mental exertional illness that occurs.  IT IS THIS DISEASE.  It
causes headaches, nausea, chest discomfort, breathing problems, utter
exhaustion, and aches and pains often to the point of requiring bed
rest.  You cannot broaden the definition so that it includes every
one with fatigue and get consistent findings in studies.  And
including fatigue in the name is devastating.  By one good study
there are over a million people in the U.S. who have this.  Not the
four million claimed by the CDC.  By either number, it is an
epidemic.  Broadening the scope of patients is just another tactic to
make us disappear amongst many other problems.  I believe that
changing the NAME to ME will not cause confusion.  Physicians and
researchers are supposed to be intelligent.  When I was an advanced
nurse practitioner, several things changed names several times over
the years and it did not throw anyone.  ME has a cacophony of
possible signs and symptoms, just as auto-immune diseases have.  We
are not unusual in that sense.  And we are very much like MS.

All studies that the CDC does within their own services or in sending
out studies (to not be done), should be shared with all.   This
secrecy tells us they are doing something wrong, just as we can see
it.  Their data base must be shared with all researchers and parties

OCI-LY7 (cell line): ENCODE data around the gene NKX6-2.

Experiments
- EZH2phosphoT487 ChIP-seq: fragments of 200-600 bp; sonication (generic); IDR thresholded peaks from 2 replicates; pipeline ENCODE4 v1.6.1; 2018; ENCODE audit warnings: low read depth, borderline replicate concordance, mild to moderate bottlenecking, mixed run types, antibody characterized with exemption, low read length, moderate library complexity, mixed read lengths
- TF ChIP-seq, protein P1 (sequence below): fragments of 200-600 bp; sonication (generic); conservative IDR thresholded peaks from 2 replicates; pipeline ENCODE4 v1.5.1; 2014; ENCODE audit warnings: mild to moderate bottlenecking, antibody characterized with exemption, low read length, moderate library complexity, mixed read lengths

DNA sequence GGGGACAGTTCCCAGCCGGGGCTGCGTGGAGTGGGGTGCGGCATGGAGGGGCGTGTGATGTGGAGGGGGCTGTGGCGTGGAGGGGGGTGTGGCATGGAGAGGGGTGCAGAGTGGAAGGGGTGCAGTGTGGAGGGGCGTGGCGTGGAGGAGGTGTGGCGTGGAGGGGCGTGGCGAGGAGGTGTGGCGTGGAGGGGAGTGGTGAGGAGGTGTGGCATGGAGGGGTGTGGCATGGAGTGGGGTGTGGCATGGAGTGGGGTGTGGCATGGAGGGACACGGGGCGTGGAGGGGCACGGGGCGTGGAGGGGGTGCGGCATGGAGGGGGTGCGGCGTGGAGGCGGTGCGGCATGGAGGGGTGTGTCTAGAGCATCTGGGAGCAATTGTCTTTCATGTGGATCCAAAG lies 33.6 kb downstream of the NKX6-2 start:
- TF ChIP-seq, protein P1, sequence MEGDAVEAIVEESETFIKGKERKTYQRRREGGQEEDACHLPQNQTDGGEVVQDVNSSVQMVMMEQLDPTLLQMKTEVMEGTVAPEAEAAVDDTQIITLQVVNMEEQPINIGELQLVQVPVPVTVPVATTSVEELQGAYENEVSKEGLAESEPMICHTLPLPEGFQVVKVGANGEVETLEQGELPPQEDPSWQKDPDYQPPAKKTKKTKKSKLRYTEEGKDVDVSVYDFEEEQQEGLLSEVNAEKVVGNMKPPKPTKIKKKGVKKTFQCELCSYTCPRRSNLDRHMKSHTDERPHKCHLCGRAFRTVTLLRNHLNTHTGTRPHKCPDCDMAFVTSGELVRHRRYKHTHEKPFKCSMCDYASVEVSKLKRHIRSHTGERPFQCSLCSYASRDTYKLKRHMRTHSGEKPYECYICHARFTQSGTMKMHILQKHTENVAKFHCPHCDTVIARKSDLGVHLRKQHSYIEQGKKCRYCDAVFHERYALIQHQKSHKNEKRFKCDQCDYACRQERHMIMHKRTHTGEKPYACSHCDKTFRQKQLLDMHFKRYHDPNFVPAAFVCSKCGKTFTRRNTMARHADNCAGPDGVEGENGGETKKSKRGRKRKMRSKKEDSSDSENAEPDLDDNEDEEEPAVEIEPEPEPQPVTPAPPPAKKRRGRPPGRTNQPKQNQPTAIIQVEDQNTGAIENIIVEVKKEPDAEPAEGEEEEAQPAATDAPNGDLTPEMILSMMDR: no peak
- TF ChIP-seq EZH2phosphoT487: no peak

interested.  We, too, can read.  Most of the time.   I've lost that
ability occasionally as well.

The CDC has for years included on their website and in their
pamphlets that you should not do any tests for this disease.  The
corollary to that is that "you just might find something."
  We found
that my CD4:CD8 ratio was off in favor of my body fighting viruses.

The pamphlets are still atrocious.  Even though the CDC has admitted
that it is a devastating disease, they make it seem innocuous.  I
will not give any of their pamphlets to anyone.  I have taught many
physicians about this disease.  Some are open, many are not.

We need a marker, which will occur only with a set definition.

Dr. Reeves must go as the head of this disease in the CDC.  Please choose someone who truly has an interest in helping us.  He is practicing in the early 1900's instead of the early twenty-first century.  It is largely a woman's disease and this is clearly male chauvinism at its worst.  Get someone younger and smarter and
dedicated, as this is a catastrophic disease.  We are now in the
stages of "hysterical paralysis" in MS.  Can we not move on?

Thank you for listening.
Please contact me if you have any questions.


Sandra Cole